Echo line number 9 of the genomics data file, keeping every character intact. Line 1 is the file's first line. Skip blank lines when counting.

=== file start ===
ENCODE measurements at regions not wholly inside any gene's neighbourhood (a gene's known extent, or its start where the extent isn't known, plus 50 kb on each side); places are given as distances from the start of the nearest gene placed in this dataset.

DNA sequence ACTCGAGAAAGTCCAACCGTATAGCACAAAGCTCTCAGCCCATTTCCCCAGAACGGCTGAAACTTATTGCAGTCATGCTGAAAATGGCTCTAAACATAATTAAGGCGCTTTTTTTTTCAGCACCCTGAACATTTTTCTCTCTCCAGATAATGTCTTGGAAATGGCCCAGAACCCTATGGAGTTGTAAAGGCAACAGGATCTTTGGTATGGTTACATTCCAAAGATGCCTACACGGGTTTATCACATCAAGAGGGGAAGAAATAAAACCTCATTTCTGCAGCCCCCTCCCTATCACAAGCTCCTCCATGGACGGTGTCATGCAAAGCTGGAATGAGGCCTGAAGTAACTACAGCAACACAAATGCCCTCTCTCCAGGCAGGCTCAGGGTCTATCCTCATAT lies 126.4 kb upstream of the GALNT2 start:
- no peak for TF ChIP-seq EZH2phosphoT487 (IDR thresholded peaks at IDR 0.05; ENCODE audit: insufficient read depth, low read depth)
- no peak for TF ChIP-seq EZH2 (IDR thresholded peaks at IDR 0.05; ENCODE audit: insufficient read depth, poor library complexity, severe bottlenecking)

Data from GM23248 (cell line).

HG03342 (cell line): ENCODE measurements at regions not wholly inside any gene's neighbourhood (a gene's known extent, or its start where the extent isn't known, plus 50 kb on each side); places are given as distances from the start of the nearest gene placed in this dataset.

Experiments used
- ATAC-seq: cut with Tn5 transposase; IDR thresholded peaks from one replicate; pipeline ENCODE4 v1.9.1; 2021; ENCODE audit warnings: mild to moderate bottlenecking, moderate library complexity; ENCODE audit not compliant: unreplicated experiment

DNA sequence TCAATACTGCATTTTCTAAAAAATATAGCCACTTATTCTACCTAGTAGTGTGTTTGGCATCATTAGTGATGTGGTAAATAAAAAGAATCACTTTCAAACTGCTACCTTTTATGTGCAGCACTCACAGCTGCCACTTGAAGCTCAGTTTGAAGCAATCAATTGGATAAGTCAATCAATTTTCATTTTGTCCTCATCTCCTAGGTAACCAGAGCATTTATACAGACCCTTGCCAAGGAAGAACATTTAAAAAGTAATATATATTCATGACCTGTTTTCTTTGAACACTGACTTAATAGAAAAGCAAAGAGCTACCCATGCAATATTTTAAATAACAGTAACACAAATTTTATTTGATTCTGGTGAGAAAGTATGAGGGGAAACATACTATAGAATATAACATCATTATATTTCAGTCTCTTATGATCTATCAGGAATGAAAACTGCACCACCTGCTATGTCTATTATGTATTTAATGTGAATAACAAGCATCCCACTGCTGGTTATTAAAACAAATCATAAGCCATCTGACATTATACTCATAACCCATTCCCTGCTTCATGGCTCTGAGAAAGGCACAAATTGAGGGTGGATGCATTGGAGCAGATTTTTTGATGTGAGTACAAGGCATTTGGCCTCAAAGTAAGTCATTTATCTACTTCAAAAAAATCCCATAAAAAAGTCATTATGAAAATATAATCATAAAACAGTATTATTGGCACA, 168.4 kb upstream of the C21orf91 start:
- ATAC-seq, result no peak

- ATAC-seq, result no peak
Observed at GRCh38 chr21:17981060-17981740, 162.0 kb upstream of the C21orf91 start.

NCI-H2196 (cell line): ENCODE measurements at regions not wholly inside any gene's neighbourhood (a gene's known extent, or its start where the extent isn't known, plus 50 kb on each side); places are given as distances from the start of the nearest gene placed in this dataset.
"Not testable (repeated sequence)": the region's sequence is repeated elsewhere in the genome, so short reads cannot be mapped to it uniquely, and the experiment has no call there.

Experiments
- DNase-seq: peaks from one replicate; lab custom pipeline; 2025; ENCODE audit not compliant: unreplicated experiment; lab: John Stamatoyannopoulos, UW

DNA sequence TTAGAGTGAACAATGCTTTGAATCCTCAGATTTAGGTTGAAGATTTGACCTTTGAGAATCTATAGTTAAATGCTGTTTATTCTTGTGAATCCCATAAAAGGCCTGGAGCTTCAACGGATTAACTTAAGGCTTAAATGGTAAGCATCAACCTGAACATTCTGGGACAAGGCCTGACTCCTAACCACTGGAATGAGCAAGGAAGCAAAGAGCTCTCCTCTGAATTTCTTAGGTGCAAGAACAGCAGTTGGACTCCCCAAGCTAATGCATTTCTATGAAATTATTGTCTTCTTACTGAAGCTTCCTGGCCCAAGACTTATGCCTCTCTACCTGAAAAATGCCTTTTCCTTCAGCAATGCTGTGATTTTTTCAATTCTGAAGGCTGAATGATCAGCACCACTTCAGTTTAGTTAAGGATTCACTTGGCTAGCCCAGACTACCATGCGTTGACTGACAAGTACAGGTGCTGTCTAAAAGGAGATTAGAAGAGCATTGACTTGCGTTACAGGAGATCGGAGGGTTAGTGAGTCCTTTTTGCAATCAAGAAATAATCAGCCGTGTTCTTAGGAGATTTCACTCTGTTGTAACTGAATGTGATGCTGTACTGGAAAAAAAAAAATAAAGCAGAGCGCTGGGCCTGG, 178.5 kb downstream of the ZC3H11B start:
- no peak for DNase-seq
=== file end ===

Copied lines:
DNA sequence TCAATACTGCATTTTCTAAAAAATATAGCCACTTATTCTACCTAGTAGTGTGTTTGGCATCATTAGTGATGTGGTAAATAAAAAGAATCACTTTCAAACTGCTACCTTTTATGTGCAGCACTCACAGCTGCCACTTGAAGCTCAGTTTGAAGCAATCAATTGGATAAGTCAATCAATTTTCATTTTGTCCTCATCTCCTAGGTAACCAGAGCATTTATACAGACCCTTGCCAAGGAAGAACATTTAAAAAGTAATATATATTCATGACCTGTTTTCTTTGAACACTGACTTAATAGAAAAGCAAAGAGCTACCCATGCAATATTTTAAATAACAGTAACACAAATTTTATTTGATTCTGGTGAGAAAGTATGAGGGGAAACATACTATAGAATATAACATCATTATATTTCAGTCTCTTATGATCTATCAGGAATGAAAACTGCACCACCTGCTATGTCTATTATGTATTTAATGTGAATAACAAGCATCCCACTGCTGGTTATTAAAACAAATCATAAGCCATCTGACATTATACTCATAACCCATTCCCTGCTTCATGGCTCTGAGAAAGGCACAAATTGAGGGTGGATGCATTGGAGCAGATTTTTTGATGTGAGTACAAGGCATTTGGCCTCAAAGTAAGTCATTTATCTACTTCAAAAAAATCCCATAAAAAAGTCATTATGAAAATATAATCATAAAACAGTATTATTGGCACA, 168.4 kb upstream of the C21orf91 start: